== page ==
Begonia {part eight}

by Emily Sparkles

Now, you may be wondering how things were going back at the castle. The good King and Queen were still very ill. The people of the village worked hard at their duties, in spite of their sorrow over their ailing rulers and their missing princess. They knew that the best way to honor their royal family was to keep the kingdom in top shape. It wasn't hard to find, however, groups of villagers sharing information on the tenuous state of things, and more often than not ending such conversations in prayers for help.

            The castle itself was much quieter these days. The royal physician was always about. Lord Bryony seemed never to sleep, for he had his own responsibilities to see to, as well as assisting with the King and Queen's while they rested. He was also frequently seen speaking with the Head of the Royal Guard, and most conversations went just like the one he was having now.

            “I suppose you would like an update, Sir Bryony?” said Atratus.

            “I would rather have a progress report that spoke of progress,” Bryony said, shaking his tired, silvery head. “Forgive me, my good man. I fear my patience is wearing thin of late.”

            “Perhaps a good night's rest would help, my lord,” ventured the soldier gently, before he went on to update his colleague. “The soldiers have moved in their troops in a 16 mile radius from the castle. Still no sign of her. The men are exhausted, but determined to find her. I am sending out fresh men in the morning.”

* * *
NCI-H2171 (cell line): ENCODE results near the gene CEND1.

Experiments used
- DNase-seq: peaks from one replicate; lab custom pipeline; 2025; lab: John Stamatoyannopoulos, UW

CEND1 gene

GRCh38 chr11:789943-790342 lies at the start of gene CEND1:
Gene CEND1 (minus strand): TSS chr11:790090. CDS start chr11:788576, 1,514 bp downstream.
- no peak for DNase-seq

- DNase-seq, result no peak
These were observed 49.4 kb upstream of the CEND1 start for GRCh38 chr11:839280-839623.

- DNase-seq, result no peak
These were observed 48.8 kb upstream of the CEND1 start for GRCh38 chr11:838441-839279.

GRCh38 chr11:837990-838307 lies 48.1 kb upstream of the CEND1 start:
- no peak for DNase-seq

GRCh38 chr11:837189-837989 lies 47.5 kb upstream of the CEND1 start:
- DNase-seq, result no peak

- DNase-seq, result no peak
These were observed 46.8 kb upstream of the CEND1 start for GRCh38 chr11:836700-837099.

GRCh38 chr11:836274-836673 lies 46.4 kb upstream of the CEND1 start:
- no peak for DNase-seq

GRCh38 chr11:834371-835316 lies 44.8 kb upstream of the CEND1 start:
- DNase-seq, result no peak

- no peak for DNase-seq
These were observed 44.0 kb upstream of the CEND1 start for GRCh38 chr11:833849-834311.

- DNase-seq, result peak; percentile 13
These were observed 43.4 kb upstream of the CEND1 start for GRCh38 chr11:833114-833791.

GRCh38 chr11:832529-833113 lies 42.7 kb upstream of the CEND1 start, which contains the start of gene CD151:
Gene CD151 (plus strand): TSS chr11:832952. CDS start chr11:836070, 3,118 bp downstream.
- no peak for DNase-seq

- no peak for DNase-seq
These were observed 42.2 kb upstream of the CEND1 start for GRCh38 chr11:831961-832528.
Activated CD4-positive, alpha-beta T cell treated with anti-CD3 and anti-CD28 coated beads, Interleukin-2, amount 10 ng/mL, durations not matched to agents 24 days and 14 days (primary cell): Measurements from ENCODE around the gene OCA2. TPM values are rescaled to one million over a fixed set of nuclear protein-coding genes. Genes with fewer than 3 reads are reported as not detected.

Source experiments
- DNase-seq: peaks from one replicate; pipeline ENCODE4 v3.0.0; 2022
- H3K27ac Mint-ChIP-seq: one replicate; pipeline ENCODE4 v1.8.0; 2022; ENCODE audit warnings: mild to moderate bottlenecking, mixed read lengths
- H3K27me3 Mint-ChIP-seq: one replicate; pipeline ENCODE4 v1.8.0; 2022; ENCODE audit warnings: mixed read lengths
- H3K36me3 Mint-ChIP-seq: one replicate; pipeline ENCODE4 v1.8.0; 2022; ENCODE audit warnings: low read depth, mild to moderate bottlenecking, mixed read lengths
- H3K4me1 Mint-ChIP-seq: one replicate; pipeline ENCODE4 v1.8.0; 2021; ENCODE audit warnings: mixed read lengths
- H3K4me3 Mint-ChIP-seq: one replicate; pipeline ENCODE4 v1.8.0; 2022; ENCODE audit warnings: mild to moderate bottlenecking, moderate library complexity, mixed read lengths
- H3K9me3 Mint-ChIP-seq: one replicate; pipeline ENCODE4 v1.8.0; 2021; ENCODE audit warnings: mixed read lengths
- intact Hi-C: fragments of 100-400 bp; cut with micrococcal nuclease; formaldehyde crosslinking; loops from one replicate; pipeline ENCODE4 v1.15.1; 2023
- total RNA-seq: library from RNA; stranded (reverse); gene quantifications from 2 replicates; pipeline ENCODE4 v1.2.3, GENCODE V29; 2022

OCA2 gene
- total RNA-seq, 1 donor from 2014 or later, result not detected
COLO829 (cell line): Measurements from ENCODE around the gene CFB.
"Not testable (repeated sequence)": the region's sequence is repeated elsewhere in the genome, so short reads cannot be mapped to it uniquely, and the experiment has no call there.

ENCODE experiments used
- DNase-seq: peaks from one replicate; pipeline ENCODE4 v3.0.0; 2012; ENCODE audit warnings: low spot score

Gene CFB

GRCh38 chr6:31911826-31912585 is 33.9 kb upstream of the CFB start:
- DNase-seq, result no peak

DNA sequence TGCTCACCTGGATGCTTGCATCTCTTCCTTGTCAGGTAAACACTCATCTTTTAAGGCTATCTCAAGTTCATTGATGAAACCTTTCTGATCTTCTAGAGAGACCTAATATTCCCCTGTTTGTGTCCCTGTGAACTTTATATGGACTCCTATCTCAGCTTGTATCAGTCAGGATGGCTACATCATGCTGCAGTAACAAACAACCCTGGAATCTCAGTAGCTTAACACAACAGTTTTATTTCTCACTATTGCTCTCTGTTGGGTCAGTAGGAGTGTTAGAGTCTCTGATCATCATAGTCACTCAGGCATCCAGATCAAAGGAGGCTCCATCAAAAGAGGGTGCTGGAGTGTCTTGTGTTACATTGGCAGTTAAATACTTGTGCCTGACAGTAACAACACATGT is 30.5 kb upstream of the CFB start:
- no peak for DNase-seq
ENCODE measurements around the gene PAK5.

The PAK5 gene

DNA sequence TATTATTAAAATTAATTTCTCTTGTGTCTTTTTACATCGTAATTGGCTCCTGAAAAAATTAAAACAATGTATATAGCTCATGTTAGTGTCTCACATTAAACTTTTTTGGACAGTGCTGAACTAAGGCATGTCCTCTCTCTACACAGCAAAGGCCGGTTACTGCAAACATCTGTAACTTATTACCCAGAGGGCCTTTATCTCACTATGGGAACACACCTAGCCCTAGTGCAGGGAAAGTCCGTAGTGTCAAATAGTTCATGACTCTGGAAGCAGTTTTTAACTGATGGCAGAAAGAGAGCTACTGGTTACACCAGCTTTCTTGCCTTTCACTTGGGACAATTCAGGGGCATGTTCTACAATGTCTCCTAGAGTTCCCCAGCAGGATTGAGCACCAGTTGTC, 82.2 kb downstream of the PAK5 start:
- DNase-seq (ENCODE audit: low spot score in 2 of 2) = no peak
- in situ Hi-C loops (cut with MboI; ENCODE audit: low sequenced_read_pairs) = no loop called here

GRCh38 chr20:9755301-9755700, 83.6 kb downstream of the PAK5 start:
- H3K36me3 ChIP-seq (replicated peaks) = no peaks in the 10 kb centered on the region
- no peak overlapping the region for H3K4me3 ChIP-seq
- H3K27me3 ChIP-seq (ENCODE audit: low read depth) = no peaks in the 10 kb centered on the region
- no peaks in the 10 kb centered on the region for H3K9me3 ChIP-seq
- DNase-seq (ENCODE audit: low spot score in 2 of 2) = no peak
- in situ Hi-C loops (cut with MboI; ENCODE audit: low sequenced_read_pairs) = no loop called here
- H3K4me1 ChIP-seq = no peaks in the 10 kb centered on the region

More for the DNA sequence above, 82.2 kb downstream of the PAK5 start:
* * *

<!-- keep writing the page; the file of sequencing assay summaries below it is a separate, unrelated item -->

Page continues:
Sir Bryony was listening intently and judiciously assessing the method of search and rescue. “The reason for the men being exhausted, and perhaps the reason they have found no evidence should be clear to you, Atratus, I would think.” He looked the younger man straight in the eyes. “The men are moving much too fast. Speed is impressive, but they cannot possibly be paying enough attention.”

            “I have had the same thought, my lord. I am sure you are right. A case such as this can only be solved by noticing the most intricate of details. I fear my men are letting their concern for their princess cloud their judgment. I will speak with them; sternly.”

            The two men nodded in understanding, gripped hands, and parted ways for their night's repast.

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            Coriander had scoured the clearing around the stream thoroughly. This was no easy task, for he was impatient to be moving towards his beloved princess. Yet the lad knew, as we have mentioned, that the only way to truly find the missing girl was to pay attention to every detail. The most startling discovery he had made came in the form of giant reptilian footprints. He had clearly not expected such a find, as no one in Begonia had known that a dragon was living in their forest. So much had he not expected a dragon's footprint that he walked by, and indeed stepped in, several of them before realizing that Mezereon's tracks were indeed tracks at all.
         Coriander had heard of tales of dragons; some stories made up to entertain kin around a fireside at night, some legends of yore, and some came more credibly as distant reports from far away kingdoms. The former were enough to have captivated his interest and the latter enough to have honed his awareness. Like a scroll spinning swiftly before his eyes, he deduced that the tracks around him could have been left by nothing but a dragon. “Father God, protect her,” he said as the gravity of Isabella's situation hit him.